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FG signs MoU with May & Baker for vaccines production by 2019

By Nkechi Onyedika-Ugoeze, Abuja   |   15 May 2017   |   2:10 am

Minister of Health, Prof. Isaac Adewole


Barring any unforeseen circumstances, Nigeria may begin local production of vaccines by 2019.Already, the Federal Ministry of Health had signed a Memorandum of Understanding (MoU) with May and Baker Nigeria Plc for the production of vaccines under a Public Private Partnership (PPP) arrangement.

Minister of Health, Prof. Isaac Adewole told The Guardian when he received wife of the Senate President and the Women Advocates for Vaccine Access (WAVA), Toyin Saraki in his Abuja office that since it takes two years to produce a vaccine, signing the MoU now was precedent to making the vaccines in 2019.

“It is expected that with this MoU, they will roll out some vaccines for the country by 2019,” he stated.
“We want to embark on PPP with May and Barker. We are already developing an Mou for local production of vaccines and is awaiting the Federal Executive Council (FEC’s) approval and will commence with May and Baker,” he said.

The minister stated however, that the country would need $738 million for vaccines in 2014, 2017 and 2018.He noted that the vaccines production laboratory in Yaba, Lagos, was exporting vaccines until 2004 when it was shut down for rehabilitation, which never happened.

Adewole observed that in spite of the economic challenges, this government has done better than previous ones in terms of release of funds, stressing that the ministry got almost 80 percent in 2016 and 100 percent for polio eradication.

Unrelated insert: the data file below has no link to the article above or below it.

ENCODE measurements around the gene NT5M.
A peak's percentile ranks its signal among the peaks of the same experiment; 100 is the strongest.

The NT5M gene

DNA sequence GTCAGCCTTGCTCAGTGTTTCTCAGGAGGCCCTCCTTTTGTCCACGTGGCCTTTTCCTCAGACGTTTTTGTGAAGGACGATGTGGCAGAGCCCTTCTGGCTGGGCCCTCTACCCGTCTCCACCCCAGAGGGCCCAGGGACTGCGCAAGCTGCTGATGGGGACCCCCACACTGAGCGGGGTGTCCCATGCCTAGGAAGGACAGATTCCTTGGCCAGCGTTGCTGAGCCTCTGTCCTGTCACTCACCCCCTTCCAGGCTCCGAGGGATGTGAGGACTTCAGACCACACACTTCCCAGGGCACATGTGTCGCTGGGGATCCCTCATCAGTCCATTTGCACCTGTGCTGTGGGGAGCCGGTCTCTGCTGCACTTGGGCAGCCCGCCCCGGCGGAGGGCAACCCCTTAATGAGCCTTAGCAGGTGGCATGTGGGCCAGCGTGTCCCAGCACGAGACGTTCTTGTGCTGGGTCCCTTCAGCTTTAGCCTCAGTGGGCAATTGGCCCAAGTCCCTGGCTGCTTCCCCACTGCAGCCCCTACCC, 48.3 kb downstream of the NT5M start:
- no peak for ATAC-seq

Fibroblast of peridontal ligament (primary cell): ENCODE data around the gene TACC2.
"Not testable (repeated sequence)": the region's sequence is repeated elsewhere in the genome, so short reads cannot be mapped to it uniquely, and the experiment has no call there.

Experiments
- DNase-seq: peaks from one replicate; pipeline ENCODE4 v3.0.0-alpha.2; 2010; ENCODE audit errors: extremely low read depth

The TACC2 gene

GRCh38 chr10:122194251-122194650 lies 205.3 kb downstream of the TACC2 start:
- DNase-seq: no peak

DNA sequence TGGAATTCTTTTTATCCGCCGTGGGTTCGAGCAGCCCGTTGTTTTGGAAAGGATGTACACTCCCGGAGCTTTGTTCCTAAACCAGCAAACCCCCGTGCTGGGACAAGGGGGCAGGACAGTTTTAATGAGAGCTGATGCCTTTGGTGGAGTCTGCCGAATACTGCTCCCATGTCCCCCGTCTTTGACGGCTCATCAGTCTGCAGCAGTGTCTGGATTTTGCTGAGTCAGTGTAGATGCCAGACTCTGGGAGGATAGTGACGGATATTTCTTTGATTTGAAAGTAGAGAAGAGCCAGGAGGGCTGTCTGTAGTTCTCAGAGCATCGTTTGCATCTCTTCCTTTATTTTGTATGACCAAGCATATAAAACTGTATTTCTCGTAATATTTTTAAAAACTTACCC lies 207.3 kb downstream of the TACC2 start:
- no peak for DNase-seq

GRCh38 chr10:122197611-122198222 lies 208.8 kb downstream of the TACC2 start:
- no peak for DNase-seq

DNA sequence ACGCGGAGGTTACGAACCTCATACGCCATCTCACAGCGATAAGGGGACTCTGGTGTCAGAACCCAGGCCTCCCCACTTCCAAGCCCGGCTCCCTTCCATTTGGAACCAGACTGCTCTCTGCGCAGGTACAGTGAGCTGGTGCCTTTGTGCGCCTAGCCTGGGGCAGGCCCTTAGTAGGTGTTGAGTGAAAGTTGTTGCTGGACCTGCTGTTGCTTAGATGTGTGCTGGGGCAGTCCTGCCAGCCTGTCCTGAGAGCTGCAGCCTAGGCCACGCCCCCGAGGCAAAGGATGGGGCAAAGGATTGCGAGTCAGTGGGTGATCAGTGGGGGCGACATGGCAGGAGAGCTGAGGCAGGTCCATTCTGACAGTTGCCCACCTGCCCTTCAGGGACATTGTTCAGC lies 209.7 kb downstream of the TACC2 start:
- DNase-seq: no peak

Speaking to The Guardian, Mrs. Saraki, who advocated for local production of vaccines, stressed the need for government to give children a health certifiable identity and record that tracks immunisation and every health intervention.

Her words: “Both the local investors and global donor agencies want to see what we are doing so that we can prevent illnesses and track coverage.  We need to ensure accountability and diligent element of data.

“The foundation created a data backbone for government. Nigeria always have difficulty in presenting concrete evidence, always presenting pilot evidence, we need to take responsibility for our health.”

She had earlier emphasised the need to strengthen the primary healthcare (PHC) system in the country and scaled up access to vaccines, for the generality of Nigerians, especially our dear children.

“Nigeria needs to demonstrate its appreciation of the fact that for GAVI and other partners that support vaccines, the issue of Gavi audit needs to be resolved completely as soon as possible.

“While the efforts of the minister in this regard are highly commendable, we all must complement such efforts to ensure that the refund to GAVI is protected in the current budget and other related issues are resolved timely,” she added.


In this article:
Isaac AdewoleMay & Baker


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